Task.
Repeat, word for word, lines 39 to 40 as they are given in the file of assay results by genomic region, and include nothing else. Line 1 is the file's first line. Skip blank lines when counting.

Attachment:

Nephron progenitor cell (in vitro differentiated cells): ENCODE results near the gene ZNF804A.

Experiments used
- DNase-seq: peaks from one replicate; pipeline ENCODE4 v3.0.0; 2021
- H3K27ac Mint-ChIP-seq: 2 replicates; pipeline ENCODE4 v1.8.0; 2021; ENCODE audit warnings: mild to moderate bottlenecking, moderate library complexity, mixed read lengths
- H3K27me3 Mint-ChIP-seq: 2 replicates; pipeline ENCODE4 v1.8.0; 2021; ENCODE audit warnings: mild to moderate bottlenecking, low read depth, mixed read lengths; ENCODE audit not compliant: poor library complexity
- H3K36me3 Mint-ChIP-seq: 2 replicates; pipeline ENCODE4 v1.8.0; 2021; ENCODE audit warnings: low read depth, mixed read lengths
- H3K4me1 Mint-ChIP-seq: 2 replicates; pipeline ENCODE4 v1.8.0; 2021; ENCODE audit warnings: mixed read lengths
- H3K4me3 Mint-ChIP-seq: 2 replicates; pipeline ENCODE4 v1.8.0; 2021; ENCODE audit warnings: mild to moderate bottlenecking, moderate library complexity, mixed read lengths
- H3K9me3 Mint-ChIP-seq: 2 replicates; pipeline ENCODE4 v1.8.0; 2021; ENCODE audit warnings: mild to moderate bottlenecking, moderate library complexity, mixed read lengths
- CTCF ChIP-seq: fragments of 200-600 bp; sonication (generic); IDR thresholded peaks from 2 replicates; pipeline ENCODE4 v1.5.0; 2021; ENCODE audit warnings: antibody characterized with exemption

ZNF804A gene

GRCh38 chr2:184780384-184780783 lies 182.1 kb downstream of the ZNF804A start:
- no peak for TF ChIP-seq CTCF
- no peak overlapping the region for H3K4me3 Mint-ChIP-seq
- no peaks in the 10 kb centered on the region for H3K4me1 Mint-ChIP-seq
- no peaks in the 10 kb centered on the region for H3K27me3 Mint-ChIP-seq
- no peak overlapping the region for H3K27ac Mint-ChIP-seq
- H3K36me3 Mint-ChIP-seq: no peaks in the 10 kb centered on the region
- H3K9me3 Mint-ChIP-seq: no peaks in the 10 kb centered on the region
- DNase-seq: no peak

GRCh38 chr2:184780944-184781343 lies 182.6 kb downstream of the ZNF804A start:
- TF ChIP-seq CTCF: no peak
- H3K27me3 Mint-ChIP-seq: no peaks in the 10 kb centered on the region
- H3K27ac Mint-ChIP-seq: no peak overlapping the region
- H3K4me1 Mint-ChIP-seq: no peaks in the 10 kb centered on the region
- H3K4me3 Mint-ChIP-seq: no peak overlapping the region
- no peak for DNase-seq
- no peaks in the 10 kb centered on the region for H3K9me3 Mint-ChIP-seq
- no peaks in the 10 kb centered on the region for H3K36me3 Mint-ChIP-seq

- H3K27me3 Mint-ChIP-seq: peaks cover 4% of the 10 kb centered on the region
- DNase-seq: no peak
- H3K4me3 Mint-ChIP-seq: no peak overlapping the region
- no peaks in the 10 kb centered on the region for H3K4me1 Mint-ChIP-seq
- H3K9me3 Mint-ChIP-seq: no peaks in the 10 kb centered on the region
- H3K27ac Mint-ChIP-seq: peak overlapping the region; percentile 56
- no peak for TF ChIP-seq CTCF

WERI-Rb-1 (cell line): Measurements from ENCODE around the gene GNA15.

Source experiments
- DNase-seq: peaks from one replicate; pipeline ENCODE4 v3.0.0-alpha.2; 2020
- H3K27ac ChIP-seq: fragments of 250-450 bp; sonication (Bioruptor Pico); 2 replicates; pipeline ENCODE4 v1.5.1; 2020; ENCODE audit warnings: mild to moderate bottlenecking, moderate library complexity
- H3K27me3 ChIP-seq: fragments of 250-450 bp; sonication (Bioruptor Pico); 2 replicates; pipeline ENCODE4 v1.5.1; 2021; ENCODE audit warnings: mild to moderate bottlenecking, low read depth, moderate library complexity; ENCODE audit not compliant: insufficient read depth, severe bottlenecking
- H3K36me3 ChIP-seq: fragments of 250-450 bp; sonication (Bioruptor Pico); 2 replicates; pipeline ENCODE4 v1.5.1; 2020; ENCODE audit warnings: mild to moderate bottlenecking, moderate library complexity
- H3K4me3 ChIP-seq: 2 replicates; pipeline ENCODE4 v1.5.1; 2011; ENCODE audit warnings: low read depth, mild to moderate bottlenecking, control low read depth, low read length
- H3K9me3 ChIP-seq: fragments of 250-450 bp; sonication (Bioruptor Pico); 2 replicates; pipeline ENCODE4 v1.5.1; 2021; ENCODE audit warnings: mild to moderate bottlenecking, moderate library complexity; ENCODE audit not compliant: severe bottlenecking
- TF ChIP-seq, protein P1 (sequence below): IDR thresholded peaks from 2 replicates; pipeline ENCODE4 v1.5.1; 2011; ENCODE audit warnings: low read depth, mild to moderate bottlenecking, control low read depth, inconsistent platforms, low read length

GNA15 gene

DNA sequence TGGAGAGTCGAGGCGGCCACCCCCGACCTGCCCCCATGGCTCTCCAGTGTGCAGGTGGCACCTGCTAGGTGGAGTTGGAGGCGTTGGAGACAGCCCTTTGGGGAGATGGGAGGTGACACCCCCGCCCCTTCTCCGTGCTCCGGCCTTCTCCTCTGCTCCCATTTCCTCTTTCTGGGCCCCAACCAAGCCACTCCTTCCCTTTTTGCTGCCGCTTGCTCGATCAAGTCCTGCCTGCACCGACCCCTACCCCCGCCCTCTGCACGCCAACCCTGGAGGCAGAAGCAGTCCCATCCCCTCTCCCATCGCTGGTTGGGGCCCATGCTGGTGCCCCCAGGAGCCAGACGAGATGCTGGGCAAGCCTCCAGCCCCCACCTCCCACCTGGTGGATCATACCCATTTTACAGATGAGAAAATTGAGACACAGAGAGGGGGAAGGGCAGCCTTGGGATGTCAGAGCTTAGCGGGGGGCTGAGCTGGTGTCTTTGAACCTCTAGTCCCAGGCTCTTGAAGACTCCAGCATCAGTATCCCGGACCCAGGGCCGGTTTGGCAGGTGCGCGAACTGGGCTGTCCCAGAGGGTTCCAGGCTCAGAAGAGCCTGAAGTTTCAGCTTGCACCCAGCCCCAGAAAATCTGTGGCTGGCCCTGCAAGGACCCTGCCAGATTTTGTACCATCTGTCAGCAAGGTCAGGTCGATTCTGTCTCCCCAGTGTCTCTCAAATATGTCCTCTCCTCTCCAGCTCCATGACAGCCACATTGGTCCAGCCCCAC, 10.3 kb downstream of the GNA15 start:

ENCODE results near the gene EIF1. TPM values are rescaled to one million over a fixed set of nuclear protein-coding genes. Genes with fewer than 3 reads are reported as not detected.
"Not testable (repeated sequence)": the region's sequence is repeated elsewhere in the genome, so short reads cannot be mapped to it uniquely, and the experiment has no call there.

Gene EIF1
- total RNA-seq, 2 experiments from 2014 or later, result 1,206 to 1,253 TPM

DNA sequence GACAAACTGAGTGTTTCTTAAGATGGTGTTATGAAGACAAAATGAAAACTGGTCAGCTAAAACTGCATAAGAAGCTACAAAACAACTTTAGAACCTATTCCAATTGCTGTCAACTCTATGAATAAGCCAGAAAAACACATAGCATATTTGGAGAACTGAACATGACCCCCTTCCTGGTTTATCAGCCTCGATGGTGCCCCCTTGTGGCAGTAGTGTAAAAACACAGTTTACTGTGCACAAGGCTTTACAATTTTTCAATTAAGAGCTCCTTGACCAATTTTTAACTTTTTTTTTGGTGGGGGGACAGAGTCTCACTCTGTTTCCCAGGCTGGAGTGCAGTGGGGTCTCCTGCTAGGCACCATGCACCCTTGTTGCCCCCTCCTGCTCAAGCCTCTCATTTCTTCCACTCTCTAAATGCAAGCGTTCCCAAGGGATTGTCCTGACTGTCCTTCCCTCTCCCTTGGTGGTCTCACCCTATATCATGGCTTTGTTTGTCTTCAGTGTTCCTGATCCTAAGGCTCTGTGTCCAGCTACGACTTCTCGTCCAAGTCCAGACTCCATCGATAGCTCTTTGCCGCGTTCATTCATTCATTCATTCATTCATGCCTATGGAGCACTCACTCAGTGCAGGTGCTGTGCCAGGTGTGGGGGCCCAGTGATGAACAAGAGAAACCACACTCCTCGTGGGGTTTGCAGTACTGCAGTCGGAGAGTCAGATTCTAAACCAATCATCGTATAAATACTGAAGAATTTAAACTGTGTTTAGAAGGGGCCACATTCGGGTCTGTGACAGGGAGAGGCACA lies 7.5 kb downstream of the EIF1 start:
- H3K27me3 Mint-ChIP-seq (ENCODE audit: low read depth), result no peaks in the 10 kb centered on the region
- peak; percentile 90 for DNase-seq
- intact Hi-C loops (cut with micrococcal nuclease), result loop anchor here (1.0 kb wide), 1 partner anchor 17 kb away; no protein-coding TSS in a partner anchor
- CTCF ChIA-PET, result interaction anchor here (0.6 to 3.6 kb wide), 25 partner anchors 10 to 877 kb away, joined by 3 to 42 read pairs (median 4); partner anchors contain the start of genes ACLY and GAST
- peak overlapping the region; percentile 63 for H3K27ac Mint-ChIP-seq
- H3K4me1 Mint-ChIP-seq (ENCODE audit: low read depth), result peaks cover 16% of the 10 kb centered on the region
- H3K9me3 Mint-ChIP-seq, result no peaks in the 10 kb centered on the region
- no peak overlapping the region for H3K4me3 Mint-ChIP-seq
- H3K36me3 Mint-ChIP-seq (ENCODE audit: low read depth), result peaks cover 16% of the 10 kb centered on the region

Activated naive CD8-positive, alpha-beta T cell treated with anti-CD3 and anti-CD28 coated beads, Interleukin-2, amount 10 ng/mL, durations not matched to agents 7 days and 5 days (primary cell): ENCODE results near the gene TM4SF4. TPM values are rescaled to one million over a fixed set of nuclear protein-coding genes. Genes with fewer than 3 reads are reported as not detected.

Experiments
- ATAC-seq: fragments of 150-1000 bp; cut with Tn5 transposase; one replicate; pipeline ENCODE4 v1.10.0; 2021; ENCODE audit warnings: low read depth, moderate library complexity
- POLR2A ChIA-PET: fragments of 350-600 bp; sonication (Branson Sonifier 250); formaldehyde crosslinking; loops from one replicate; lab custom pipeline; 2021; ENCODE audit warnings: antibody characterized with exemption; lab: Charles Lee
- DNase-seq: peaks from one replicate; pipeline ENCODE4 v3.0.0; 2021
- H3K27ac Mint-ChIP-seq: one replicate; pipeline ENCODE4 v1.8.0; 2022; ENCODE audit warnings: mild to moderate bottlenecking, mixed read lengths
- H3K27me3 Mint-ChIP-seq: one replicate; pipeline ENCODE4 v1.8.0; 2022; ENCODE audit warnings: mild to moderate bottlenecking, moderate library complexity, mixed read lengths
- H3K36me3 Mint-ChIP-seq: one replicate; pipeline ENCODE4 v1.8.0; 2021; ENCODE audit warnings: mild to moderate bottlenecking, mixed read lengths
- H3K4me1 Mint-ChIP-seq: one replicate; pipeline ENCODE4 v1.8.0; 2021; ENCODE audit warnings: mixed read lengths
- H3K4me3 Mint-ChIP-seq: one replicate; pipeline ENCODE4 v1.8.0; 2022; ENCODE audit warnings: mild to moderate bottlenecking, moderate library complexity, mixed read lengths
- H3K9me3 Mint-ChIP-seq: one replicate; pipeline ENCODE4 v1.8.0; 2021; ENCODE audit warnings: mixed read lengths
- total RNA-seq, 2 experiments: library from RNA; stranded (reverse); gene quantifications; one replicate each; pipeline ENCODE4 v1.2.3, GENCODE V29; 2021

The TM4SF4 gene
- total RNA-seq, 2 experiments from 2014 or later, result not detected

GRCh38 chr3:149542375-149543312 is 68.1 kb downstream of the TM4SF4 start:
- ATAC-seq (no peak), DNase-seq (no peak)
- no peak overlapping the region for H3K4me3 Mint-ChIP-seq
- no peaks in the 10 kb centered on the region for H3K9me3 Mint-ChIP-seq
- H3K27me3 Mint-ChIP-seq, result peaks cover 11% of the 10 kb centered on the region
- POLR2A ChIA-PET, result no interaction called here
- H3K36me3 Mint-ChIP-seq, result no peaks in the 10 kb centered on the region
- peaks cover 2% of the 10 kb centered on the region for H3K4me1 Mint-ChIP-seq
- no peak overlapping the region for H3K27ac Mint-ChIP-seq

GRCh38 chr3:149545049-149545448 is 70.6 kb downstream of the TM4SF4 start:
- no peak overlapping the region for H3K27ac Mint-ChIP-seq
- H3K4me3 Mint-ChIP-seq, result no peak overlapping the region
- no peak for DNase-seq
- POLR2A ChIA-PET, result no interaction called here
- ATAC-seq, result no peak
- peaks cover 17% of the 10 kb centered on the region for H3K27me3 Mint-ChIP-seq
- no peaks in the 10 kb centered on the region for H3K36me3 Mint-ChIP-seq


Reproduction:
- DNase-seq: peaks from one replicate; pipeline ENCODE4 v3.0.0-alpha.2; 2020
- H3K27ac ChIP-seq: fragments of 250-450 bp; sonication (Bioruptor Pico); 2 replicates; pipeline ENCODE4 v1.5.1; 2020; ENCODE audit warnings: mild to moderate bottlenecking, moderate library complexity